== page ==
At White House, in space, across America and the world, ceremonies mark three months since attacks


Tuesday, December 11th 2001, 12:00 am
By: News On 6



At the White House and in outer space, on a factory picket line, at statehouses and far-flung embassies, Americans and their allies paused Tuesday to commemorate the instant three months earlier when the first hijacked jetliner struck the World Trade Center.

Drums rolled, guns fired in somber salute, the national anthem was played or sung. But many of the ceremonies centered on a moment of silence.

``Just the silence, I think, was better than words,'' said Lt. Gov. Gary Sherrer of Kansas after a ceremony at the Statehouse in Topeka. ``It spoke for itself.''

The White House commemoration began with a drum roll at 8:46 a.m. EDT, followed by ``The Star-Spangled Banner.''

``Every one of the innocents who died on September the 11th was the most important person on earth to somebody,'' President Bush said. ``Every death extinguished a world.''

Elsewhere around Washington, ceremonies took place at the Capitol, the Justice Department, the Transportation Department and the Pentagon. Education Secretary Rod Paige, visiting Washington's Duke Ellington School of the Arts, urged students to cherish their freedom to express themselves.

In New York City, firefighters, police officers and construction workers at the World Trade Center site interrupted search and cleanup operations for an interfaith prayer service. A lone trumpeter played a slow, mournful ``Star-Spangled Banner.''

As generators hummed in the background, Muslim, Jewish and Catholic leaders recited prayers for the dead and the survivors. ``They took down those structures, but they will not take away the spirit,'' said Rabbi Joseph Potasnik, a Fire Department chaplain.

Astronauts aboard space shuttle Endeavour and the international space station joined the commemoration, listening to the U.S. and Russian national anthems.

Frank Culbertson, completing his stint as space station commander, said the attacks have given crew members greater resolve to promote international cooperation in space.

Many of the ceremonies across America took place at statehouses; in Portland, Ore., a lone bagpiper in a downtown square played ``Amazing Grace'' in the pre-dawn dark.

Some events were held at military bases that have sent units to Afghanistan.

``Knowing that the American people are behind us _ it makes us feel that much better about what we're doing,'' said Tech. Sgt. Anthony Davis after a chilly flag-raising ceremony at Grand Forks Air Force Base in North Dakota.

Fifth-graders rang a replica of the Liberty Bell at Rhode Island's Capitol, fraternity brothers lit candles at the University of New Mexico, and an 84-year-old Pearl Harbor veteran attended a ceremony at the Illinois Statehouse.

``What we saw, you don't want anyone to ever see it again,'' said Tom Proctor, who served in an anti-aircraft unit. ``But you learn to expect the unexpected.''

At Boston's Logan Airport, United Airlines employees held hands in front of an American flag and sang the national anthem. The two hijacked planes that crashed into the World Trade Center had taken off from Logan.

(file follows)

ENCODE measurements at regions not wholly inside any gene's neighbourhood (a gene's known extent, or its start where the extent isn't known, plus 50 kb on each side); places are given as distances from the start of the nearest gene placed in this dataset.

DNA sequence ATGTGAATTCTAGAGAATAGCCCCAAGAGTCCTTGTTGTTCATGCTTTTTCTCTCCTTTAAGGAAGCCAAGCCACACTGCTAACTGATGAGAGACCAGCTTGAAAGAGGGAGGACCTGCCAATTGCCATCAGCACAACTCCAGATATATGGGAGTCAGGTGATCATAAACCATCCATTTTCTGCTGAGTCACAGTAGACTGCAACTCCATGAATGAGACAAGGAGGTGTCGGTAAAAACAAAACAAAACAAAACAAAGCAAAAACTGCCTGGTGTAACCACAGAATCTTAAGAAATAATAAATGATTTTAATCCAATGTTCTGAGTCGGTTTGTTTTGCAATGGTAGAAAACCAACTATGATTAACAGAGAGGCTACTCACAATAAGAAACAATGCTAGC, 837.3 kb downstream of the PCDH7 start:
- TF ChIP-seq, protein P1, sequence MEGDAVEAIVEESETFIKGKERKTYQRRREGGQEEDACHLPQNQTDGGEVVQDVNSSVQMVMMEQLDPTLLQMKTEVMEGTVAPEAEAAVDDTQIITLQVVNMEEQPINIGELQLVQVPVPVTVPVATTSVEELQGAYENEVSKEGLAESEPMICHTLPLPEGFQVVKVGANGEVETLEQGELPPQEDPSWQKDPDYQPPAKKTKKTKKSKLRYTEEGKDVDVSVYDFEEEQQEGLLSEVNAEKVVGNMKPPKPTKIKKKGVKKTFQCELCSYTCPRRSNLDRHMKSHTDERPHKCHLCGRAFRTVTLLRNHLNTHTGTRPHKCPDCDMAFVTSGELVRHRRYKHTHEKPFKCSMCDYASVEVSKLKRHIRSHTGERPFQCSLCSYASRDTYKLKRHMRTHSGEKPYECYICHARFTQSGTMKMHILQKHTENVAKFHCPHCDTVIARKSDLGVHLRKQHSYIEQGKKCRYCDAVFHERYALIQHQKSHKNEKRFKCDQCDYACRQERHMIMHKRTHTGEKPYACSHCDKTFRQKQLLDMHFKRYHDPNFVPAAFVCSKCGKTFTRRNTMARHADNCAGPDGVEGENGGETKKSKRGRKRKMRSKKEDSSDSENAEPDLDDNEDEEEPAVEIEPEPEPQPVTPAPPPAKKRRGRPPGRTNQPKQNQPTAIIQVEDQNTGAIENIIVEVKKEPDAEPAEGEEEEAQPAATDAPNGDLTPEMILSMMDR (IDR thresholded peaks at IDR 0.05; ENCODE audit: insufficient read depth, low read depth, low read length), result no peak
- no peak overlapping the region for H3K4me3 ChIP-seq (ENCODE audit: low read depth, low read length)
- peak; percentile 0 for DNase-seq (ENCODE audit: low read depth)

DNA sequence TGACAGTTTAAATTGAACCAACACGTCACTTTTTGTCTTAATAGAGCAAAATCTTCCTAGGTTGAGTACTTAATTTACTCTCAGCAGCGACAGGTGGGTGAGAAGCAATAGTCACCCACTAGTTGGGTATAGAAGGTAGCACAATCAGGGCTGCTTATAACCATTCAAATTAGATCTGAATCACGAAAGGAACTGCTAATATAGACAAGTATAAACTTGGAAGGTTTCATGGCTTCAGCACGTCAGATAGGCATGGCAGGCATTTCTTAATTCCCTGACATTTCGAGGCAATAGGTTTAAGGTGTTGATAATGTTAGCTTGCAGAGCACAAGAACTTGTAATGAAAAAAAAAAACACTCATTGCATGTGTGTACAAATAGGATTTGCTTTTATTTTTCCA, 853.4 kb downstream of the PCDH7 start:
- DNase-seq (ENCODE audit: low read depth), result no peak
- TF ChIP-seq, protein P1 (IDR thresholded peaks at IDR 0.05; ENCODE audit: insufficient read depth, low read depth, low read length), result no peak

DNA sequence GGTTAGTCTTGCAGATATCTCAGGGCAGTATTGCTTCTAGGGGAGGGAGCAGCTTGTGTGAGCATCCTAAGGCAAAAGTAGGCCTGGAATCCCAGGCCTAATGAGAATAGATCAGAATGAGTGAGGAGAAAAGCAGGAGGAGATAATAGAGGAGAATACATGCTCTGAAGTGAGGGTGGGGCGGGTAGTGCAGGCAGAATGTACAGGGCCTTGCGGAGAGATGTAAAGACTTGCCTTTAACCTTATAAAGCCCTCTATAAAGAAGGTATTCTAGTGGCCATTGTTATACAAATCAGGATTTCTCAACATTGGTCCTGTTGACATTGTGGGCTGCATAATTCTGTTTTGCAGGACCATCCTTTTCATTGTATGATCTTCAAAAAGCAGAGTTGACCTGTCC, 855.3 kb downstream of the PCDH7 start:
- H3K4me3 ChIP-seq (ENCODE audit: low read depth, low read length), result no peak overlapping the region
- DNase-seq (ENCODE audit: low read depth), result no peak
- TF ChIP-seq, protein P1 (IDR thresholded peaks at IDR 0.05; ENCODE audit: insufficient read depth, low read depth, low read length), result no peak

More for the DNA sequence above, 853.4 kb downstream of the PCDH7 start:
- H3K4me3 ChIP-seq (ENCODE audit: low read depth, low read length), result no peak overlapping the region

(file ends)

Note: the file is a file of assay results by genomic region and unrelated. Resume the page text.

In East Hartford, Conn., striking workers at jet-engine maker Pratt & Whitney stopped their picketing to observe a moment of silence. Strikers formed two lines, took off their hats and bowed their heads.

``It's to honor those people. They lost a hell of a lot more than we're losing,'' said Ron Wilson, a pipefitter from Manchester, Conn.

In Philadelphia, relatives of victims of the attacks helped raise the flag at Independence Hall in a cold, light rain.

``It's nice of Pennsylvania to acknowledge the wound,'' said Gil Ortale, whose brother, Peter, was killed at the World Trade Center.

Ceremonies also were held in dozens of foreign countries, many of which lost citizens in the Sept. 11 attacks.

Britain's Prime Minister Tony Blair, a staunch American ally in the war on terrorism, was joined by Secretary of State Colin Powell for commemorations in London. Musicians from the American School of London played both countries' anthems.

Capt. Jason Amerine, accidentally wounded last week in Afghanistan by a U.S. bomb that killed three of his men, spoke defiantly at a ceremony in the military hospital at Landstuhl, Germany, where he is being treated.

``Our fallen will not be forgotten,'' he said. ``Sept. 11 will not be forgotten.''

In the United States, some governors chose not to hold any official ceremonies, and many events that did occur were small and low-key. In South Dakota, about 20 state workers sang the national anthem in the Statehouse rotunda. An aide said Gov. Bill Janklow, who ordered the ceremony, was unable to attend because of a meeting nearby.

At Wisconsin's Capitol, fewer than a dozen people gathered around a Christmas tree as the national anthem played over loudspeakers.

Judy Dahler, 49, of Madison, listened with bowed head.

``As time goes by, we tend to forget things,'' she said, ``and this is something we should never forget.''